The difference, however, was not only focus but motive. 

True, I chose to concentrate on the scenery rather than ponder hunger or the pain of sore feet. But the bigger reason for the disconnect in our various experiences is that I love hiking for hiking’s sake. A short jaunt into the woods, particularly after a long drive, leaves me feeling cheated, so an entire day spent reveling in the Master’s artistry was a rare and wonderful pleasure.

Likewise, my walk with the Lord – and for that matter, all my relationships – are affected by motive. If my motivation for following God’s trail is solely what I can get out of it, be it blessings, comfort, peace, provision, or anything else, then I stand to be disappointed when things take a wrong turning.

However, following my Messiah for His own sake – well, that, my friends is where joy in the journey is found; not merely joy because of circumstances but even joy despite them. There – in Him – is true and lasting peace.

You keep him in perfect peace whose mind is stayed on you, because he trusts in you. Trust in the LORD forever, for the LORD GOD is an everlasting rock.
(Isaiah 26:3-4)

Adventures in Migrania

Today is Day 7 of yet another experiment with yours truly serving as both research analyst and guinea pig.

While I wait on my April appointment with a headache specialist, some friends convinced me to try (another) dietary approach to dealing with the fatigue and pain associated with chronic migraine. So it is that I find myself trying out a diet that flies in the face of everything I have ever associated with healthy eating: I am on a ketogenic diet.

Today is only the seventh day, and so I do not yet know if it will actually help the headache situation or not. However, the last seven days have been the best I’ve had in weeks.

I was told both by my friends and through all my research that I should expect to feel perfectly lousy for the first few days.  Dutifully, I blocked out a couple of days on the schedule and began the diet last Wednesday fully expecting to wake up on Thursday or Friday with the so-called “keto flu.”

But I didn’t. If anything, those two days were better than average for me. Who knew?

So far, seven days into eating extremely minimal carbohydrates, a moderate amount of protein, and high fat content, I find I am still feeling better than usual. Admittedly, I was exhausted and a little sluggish yesterday, but I strongly suspect that it has more to do with an enormous energy expenditure plus inadequate consumption the day before. Besides feeling lethargic, I was also hungry all day which lends credence to my theory.

I suppose a 14-mile hike fueled by a couple of boiled eggs and a handful of nuts will do that to a body.

At any rate, my first week has been promising. I haven’t had significant head pain since the day before and the first day of beginning ketogenic dining. With the exception of last Thursday and yesterday, I have not suffered the debilitating fatigue that has long been a marker of my days.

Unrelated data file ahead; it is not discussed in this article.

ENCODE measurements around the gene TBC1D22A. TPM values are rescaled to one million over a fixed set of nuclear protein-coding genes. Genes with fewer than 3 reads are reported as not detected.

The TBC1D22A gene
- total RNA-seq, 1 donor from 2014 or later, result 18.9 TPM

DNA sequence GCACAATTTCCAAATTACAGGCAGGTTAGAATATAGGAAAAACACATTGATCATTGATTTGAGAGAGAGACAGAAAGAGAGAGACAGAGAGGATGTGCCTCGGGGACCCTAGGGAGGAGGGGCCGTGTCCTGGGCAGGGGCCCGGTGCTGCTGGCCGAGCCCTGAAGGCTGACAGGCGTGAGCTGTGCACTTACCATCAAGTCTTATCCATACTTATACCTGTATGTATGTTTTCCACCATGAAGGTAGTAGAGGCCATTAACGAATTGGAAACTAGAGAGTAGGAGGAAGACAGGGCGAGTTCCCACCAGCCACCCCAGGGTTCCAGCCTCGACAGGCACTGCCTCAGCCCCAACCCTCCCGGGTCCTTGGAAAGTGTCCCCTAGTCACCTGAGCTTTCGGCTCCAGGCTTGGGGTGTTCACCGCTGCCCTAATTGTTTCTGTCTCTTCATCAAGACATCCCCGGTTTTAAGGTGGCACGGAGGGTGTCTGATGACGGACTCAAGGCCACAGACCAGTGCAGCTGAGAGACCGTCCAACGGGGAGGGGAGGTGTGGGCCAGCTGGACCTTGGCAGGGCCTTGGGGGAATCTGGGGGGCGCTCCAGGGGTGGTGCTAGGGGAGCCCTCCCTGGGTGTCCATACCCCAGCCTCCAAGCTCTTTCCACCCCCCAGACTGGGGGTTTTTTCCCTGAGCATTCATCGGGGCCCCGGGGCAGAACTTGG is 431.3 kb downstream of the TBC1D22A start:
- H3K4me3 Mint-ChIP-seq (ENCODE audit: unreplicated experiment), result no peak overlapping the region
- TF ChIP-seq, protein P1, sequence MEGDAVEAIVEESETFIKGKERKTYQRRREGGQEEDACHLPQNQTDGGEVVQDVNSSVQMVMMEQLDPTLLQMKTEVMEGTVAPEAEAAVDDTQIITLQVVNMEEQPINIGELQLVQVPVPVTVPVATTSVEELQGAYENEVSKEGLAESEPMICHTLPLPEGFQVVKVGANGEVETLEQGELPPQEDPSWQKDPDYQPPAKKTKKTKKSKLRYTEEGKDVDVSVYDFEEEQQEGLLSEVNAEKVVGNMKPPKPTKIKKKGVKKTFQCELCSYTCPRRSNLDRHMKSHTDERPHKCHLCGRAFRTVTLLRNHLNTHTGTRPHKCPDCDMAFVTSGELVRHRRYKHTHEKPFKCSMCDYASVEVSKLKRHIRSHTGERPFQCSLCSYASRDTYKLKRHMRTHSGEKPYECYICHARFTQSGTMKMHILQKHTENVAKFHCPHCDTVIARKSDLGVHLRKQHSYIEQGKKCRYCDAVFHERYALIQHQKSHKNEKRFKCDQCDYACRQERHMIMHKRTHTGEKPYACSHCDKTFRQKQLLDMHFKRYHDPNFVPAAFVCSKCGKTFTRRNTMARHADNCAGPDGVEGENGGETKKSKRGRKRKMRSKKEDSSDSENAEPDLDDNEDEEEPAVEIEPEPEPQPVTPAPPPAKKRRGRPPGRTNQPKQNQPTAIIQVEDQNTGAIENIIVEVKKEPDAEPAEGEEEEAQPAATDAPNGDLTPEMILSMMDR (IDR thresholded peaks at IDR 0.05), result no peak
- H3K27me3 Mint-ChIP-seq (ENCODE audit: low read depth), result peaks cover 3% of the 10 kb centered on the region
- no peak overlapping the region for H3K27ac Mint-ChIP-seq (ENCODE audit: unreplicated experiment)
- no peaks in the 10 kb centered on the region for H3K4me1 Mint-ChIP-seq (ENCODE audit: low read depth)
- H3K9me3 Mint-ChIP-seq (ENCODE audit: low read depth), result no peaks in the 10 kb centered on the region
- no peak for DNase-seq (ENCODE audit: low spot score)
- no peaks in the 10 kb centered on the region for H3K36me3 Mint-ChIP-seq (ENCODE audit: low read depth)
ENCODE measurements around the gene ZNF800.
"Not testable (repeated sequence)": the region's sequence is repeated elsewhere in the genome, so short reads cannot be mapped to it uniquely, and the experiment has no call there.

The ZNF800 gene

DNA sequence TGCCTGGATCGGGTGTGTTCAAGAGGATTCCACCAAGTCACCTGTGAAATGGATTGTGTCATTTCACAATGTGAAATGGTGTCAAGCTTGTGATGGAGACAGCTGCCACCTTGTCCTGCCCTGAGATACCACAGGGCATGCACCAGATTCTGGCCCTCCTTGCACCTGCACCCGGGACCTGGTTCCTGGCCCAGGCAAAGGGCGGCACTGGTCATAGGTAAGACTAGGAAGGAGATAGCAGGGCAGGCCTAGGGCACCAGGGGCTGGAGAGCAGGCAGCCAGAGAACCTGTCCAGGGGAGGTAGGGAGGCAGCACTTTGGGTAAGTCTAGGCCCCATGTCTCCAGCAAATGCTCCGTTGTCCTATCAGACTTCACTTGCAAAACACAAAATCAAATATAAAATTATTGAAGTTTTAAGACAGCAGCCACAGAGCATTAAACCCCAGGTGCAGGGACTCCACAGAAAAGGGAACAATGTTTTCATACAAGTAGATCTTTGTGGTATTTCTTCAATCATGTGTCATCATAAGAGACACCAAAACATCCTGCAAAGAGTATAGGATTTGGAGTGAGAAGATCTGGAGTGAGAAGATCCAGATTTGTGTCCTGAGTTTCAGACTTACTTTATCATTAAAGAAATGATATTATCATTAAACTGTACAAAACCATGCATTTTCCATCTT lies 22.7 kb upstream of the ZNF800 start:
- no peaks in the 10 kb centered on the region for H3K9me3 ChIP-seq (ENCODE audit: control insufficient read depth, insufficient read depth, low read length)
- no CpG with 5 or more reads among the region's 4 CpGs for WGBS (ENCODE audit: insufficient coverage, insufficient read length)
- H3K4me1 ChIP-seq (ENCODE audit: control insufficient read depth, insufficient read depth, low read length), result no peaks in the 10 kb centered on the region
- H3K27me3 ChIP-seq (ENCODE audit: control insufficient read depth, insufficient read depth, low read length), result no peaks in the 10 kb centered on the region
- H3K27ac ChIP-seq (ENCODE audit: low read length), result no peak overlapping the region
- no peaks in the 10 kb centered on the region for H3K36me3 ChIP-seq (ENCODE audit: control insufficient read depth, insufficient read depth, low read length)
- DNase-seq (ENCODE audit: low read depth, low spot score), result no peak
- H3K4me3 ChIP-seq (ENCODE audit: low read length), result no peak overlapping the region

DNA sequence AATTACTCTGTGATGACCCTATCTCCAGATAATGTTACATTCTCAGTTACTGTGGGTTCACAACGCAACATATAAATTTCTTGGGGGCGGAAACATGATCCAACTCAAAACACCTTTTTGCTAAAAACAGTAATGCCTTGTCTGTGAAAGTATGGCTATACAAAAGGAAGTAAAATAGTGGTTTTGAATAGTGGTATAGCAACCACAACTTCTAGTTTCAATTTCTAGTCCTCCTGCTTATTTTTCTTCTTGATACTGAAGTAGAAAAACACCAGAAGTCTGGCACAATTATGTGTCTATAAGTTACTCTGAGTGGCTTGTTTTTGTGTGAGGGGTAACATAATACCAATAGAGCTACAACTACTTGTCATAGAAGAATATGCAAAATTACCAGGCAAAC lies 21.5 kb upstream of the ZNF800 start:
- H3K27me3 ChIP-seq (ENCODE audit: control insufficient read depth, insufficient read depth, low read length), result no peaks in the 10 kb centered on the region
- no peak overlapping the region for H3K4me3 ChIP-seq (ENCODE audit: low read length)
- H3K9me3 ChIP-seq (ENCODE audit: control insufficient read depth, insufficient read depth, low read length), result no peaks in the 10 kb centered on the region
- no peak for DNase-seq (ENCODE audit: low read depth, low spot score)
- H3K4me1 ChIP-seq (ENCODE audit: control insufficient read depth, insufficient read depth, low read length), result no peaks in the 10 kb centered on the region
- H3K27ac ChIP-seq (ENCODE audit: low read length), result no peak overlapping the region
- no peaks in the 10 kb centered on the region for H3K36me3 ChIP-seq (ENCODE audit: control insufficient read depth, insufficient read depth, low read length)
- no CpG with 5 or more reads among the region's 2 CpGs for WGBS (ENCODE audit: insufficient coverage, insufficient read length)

And honestly, Thursday’s crash could easily have been due to the 48-hour migraine that preceded it and I’ve already mentioned the possible cause of yesterday’s listlessness.  However, during the hike, my energy never flagged and I enjoyed every single minute of the trek.

If this works, I plan to make it a lifestyle and not just a “diet.” I’m certain I will “cheat” here or there down the road, but in all honesty, any food that becomes associated in my mind with pain becomes less desirable anyway.

For instance, I know that wheat is a killer for me. After enduring weeks of ocular migraine, a constant underlying headache, and increased severity of “full-blown” migraines following each intentional cheat or unintentional wheat consumption, I do not miss cookies or cake. I’d rather have less pain, thanks.

That being said, if there is something as simple as a dietary change, no matter how radical it may be, that could help me get off the meds and gain some of my life back, I’m in for the long haul. I’ve counted the cost and decided that even if I have to give up sweets forever, I am resolved to focus on thankfulness for all the years I enjoyed them rather than indulge in self-pity for whatever time I cannot.

As I type those words, I cannot help but note that my attitude towards following Christ ought to reflect the same principle. If obeying Him and drawing close to Him means giving up anything at all, no matter how much temporal pleasure it may bring, it is worth it. I will follow Him, no matter what the cost because He is worthy.

There, too, I have counted the cost… and both the cost and reward in Him are so much higher than mere physical well-being.

Whoever does not bear his own cross and come after me cannot be my disciple. For which of you, desiring to build a tower, does not first sit down and count the cost, whether he has enough to complete it?
(Luke 14:27-28)